WOODS HOLE, Massachusetts -- A chemical analysis of oil sheens found floating recently at the ocean's surface near the site of the Deepwater Horizon disaster indicates that the source is pockets of oil trapped within the wreckage of the sunken rig. Both the Macondo well and natural oil seeps common to the Gulf of Mexico were confidently ruled out.
Researchers from Woods Hole Oceanographic Institution (WHOI) and the University of California, Santa Barbara (UCSB) used a recently-patented method to fingerprint the chemical makeup of the sheens and to estimate the location of the source based on the extent to which gasoline-like compounds evaporated from the oil sheens. The study was published online this week in Environmental Science & Technology.
The oil sheens were first reported to the United States Coast Guard by BP in mid-September 2012, raising public concern that the Macondo well, which was capped in July 2010, might be leaking.
"It was important to determine where the oil was coming from because of the environmental and legal concerns around these sheens. First, the public needed to be certain the leak was not coming from the Macondo well, but beyond that we needed to know the source of these sheens and how much oil is supplying them so we could define the magnitude of the problem," said WHOI chemist Chris Reddy.
When oil sheens appear on the ocean surface, how do researchers determine where the oil is coming from? Every oil sample contains chemical clues pointing to the reservoir it came from, allowing scientists to compare it to other samples to determine if they share a common source. The lead scientists Chris Reddy (WHOI) and Dave Valentine (UCSB) were aptly prepared to investigate these sheens. They have worked on the Deepwater Horizon for much of the last three years, investigating a wide range of problems from the composition of the oil, detection of subsurface plumes, the biodegradation of the oil, the fate of the dispersants, and the chemical transition from floating oil slicks to sunken tar balls.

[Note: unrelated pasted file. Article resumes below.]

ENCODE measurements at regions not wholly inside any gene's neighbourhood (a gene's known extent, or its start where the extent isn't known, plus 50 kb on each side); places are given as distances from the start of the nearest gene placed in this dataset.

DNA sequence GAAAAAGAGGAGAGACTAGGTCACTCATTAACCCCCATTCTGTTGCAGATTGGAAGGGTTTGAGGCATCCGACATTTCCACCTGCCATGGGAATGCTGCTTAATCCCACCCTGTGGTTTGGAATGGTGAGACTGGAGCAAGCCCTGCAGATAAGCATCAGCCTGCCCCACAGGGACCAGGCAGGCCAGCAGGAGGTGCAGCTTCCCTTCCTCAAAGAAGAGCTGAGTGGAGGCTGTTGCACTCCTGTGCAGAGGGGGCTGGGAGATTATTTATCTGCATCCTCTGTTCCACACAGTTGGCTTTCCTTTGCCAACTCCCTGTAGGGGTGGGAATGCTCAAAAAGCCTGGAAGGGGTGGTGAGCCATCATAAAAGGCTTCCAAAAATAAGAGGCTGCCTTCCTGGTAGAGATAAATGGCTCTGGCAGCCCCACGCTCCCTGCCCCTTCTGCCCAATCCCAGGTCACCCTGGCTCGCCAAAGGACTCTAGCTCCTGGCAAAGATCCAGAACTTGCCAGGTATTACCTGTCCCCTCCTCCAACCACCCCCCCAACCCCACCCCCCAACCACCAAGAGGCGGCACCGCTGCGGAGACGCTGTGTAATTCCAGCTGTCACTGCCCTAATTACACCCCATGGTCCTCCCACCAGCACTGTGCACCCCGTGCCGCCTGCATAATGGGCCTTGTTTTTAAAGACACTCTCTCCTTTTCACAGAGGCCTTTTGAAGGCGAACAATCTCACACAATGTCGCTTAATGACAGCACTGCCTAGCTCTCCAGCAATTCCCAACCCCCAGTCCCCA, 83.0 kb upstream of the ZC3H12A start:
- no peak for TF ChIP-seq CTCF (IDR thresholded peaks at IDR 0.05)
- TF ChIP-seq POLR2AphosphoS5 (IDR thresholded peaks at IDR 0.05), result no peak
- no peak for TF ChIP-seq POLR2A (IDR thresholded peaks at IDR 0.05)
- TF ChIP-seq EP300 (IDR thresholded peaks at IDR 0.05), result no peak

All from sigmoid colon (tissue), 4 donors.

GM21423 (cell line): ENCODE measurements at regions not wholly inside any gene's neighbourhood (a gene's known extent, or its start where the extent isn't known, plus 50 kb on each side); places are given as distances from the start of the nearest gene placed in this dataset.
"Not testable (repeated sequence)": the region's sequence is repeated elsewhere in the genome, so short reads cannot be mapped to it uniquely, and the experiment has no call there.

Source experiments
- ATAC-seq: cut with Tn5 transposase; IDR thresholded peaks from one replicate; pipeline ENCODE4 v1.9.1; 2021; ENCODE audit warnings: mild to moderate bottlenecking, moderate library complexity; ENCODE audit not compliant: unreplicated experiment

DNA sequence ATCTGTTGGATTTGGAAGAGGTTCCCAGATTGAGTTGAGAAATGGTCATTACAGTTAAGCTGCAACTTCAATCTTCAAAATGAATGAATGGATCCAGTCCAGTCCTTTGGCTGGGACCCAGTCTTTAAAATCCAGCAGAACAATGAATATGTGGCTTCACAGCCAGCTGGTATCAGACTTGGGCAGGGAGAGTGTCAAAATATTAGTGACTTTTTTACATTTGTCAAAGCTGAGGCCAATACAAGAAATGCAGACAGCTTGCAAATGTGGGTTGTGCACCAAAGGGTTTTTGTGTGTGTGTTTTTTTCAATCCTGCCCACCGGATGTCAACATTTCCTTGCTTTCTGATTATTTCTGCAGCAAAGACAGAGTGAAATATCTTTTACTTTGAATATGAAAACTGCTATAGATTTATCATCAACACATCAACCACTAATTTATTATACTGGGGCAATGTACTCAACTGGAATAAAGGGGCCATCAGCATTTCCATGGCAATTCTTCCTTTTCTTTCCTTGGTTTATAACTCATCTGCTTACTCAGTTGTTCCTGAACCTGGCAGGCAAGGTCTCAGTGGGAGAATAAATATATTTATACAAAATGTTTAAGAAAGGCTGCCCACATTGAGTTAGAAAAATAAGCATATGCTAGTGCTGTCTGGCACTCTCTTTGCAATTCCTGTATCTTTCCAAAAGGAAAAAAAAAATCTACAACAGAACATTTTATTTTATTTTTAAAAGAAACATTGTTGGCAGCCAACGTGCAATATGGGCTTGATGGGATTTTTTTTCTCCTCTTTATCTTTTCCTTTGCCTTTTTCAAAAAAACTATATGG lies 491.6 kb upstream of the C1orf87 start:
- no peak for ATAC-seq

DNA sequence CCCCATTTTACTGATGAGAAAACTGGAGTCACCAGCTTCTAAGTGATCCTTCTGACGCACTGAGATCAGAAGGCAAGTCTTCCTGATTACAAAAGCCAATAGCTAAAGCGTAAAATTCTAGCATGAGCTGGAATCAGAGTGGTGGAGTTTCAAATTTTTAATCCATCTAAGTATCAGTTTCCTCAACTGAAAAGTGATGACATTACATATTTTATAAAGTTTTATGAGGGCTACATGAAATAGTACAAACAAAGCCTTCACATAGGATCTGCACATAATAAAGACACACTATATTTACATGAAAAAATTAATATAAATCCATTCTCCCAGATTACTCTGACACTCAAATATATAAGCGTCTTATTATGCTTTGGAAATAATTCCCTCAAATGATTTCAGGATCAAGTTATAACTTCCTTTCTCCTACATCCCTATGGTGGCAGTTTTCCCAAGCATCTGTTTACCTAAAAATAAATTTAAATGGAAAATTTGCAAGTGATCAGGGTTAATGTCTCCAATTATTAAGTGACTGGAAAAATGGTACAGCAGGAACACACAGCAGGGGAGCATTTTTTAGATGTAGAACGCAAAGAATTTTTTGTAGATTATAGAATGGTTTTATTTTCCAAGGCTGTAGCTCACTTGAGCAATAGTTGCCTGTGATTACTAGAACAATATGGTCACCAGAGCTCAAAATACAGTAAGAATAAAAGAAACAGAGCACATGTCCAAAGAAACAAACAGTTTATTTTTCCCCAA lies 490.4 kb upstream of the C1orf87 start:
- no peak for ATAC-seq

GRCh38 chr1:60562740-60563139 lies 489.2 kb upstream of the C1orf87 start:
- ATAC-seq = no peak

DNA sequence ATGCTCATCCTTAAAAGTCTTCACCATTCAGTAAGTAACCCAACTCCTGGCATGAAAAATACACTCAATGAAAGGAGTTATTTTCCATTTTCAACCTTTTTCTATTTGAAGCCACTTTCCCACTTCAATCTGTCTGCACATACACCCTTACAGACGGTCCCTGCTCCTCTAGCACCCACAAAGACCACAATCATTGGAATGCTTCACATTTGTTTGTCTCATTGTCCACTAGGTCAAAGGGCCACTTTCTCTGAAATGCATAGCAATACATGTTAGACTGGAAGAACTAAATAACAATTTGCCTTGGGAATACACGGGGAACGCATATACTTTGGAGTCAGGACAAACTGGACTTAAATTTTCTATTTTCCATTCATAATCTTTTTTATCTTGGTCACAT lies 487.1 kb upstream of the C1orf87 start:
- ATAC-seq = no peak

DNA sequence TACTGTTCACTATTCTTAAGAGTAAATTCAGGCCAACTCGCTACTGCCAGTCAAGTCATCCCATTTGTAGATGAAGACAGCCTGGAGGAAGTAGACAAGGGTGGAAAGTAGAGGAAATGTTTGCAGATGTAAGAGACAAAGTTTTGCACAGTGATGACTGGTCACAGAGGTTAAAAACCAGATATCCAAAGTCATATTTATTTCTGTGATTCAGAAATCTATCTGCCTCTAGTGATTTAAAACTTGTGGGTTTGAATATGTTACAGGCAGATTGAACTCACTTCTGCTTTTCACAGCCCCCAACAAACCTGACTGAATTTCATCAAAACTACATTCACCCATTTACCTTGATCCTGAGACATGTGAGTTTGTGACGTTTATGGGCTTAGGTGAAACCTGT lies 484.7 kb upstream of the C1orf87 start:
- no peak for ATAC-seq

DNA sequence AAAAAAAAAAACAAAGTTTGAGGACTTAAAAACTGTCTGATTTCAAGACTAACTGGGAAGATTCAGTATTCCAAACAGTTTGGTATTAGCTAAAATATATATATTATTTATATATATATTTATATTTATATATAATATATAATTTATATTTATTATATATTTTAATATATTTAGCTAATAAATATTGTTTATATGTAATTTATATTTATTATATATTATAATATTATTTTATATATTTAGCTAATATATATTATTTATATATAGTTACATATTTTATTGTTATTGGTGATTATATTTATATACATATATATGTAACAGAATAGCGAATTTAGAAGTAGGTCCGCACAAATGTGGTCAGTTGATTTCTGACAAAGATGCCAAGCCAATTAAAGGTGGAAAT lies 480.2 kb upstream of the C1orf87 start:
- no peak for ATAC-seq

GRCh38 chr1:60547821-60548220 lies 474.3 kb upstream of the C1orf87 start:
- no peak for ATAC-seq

"Because of our ongoing funding from the National Science Foundation, we were prepared to interrogate the source of mysterious oil sheens in the Gulf of Mexico," said Valentine. "We've been exploring new ways to do this for several years in the context of natural seeps and this event provided us an opportunity to apply our fundamental advances to a real-world problem. This is a classic case where fundamental science finds a real world application."
This research analyzed 14 sheen samples they skimmed from the sea surface during two trips to the Gulf of Mexico. Using comprehensive two-dimensional gas chromatography (GCxGC), a technique developed in Reddy's lab, the researchers first confirmed the sheens contained oil from the Macondo well. But the sheen samples also contained trace amounts of "olefins"—industrial chemicals that are used in drilling operations—compounds that were absent from the sample taken directly from the Macondo well. The presence of "olefins" provided a fingerprint for the sheens that the authors could compare to the library of samples they had analyzed over the past three years.
The "olefins" are not found in crude oil and their uniform distribution in the sheens indicated that the Macondo well was unlikely to be the source. The team surmised that the sheens must be coming from equipment exposed to olefins during drilling operations. Reddy's lab holds a patent on measuring olefins in crude oils.
"The occurrence of these man-made olefins in all of our sheen samples points to a single main source which contains both Macondo oil and lesser amounts of the drilling fluids that harbor the olefins," said Valentine. "This pointed us to the wreckage of the rig, which was known to have both, as the most likely source for the sheens."
It also meant the olefins could be used by the team as a fingerprint in the search for the source of the leak.